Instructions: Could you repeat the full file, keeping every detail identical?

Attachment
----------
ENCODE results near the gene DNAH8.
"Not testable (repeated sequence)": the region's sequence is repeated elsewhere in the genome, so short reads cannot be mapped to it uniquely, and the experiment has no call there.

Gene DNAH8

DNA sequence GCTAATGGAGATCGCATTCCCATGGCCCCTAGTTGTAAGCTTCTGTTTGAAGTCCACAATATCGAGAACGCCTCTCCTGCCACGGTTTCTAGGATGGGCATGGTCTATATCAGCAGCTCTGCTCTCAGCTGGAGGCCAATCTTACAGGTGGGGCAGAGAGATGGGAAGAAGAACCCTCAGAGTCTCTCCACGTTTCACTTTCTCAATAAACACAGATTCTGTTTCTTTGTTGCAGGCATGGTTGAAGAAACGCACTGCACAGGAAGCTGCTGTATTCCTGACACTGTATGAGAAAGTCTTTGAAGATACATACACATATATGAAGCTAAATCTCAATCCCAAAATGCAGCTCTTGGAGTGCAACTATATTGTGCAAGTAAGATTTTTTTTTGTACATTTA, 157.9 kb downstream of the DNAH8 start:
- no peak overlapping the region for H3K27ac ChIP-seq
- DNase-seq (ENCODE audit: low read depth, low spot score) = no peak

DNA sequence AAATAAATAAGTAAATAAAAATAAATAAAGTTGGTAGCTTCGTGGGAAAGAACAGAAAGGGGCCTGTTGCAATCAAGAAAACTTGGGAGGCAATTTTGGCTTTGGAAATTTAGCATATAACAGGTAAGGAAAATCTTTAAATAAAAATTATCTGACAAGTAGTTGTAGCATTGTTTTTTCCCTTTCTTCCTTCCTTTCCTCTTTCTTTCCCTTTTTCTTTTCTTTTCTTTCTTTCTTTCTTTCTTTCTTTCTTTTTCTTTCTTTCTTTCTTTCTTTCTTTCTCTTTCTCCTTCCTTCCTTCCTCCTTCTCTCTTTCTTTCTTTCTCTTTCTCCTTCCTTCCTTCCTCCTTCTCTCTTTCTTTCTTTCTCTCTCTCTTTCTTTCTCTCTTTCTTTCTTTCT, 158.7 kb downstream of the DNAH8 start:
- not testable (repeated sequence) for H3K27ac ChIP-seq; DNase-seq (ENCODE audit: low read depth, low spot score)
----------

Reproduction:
ENCODE results near the gene DNAH8.
"Not testable (repeated sequence)": the region's sequence is repeated elsewhere in the genome, so short reads cannot be mapped to it uniquely, and the experiment has no call there.

Gene DNAH8

DNA sequence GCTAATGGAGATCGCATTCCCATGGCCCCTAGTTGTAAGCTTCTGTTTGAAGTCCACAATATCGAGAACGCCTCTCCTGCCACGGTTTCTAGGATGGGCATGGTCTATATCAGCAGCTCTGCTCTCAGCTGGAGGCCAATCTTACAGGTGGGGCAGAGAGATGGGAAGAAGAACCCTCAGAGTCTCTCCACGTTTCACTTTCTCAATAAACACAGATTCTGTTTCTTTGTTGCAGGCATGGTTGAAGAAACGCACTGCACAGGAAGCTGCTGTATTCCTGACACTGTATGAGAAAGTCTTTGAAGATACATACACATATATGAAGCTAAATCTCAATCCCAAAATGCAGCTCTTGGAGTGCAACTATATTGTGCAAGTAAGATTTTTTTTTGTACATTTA, 157.9 kb downstream of the DNAH8 start:
- no peak overlapping the region for H3K27ac ChIP-seq
- DNase-seq (ENCODE audit: low read depth, low spot score) = no peak

DNA sequence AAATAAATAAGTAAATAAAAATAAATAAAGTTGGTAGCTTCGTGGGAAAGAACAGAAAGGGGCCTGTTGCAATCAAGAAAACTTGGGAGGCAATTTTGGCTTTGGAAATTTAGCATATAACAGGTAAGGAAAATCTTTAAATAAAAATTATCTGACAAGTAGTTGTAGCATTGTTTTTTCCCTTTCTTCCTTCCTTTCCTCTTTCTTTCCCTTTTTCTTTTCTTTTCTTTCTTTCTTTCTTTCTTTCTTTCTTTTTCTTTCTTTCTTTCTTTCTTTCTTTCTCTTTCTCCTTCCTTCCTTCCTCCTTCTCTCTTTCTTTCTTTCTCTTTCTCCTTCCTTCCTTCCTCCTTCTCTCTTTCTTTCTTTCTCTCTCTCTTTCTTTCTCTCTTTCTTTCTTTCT, 158.7 kb downstream of the DNAH8 start:
- not testable (repeated sequence) for H3K27ac ChIP-seq; DNase-seq (ENCODE audit: low read depth, low spot score)